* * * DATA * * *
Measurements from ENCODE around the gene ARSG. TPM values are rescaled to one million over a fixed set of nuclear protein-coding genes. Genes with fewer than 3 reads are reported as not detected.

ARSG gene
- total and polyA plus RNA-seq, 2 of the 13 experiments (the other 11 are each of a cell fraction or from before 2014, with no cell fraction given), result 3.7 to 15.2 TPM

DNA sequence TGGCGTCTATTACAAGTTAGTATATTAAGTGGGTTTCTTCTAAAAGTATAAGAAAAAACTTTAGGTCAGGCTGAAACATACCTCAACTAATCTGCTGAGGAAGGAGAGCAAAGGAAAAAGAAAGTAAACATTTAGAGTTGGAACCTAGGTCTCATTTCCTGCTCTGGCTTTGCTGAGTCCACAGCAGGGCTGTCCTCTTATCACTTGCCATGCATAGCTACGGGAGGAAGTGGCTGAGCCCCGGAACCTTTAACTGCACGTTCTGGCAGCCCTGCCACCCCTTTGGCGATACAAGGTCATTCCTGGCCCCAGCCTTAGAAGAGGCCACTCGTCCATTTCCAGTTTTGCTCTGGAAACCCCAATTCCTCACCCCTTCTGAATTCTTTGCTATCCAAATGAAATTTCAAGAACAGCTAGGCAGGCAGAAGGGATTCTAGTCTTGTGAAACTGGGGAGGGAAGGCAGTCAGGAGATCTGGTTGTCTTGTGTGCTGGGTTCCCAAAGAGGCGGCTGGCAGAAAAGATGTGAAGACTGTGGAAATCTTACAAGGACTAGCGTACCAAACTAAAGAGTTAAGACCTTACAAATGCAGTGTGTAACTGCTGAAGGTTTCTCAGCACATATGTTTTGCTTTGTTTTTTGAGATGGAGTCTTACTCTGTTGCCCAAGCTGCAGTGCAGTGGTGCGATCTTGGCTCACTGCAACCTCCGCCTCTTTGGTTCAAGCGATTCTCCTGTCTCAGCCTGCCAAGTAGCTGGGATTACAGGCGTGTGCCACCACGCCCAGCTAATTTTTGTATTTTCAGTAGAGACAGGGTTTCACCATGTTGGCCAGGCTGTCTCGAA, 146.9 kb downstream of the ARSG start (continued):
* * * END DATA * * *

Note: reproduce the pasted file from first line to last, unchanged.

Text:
Measurements from ENCODE around the gene ARSG. TPM values are rescaled to one million over a fixed set of nuclear protein-coding genes. Genes with fewer than 3 reads are reported as not detected.

ARSG gene
- total and polyA plus RNA-seq, 2 of the 13 experiments (the other 11 are each of a cell fraction or from before 2014, with no cell fraction given), result 3.7 to 15.2 TPM

DNA sequence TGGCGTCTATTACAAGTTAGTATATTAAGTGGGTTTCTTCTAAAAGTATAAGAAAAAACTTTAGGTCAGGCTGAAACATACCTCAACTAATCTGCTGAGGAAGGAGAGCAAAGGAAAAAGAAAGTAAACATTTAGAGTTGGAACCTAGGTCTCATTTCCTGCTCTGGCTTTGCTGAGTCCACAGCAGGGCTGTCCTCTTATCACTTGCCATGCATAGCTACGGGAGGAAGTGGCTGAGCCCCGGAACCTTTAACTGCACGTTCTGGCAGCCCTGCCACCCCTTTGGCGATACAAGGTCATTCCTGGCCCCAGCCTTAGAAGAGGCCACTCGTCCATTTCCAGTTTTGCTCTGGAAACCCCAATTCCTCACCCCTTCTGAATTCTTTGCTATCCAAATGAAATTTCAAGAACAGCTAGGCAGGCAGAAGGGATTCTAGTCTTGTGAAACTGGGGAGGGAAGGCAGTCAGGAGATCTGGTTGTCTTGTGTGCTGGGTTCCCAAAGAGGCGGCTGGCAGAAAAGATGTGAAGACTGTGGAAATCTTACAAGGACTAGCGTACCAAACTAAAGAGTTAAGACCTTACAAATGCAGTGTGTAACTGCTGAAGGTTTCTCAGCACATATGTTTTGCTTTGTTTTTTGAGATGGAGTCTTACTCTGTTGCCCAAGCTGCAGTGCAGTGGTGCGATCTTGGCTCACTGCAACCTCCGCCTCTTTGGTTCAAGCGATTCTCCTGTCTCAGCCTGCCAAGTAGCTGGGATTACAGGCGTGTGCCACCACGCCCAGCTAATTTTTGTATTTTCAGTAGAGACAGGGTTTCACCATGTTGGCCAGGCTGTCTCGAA, 146.9 kb downstream of the ARSG start (continued):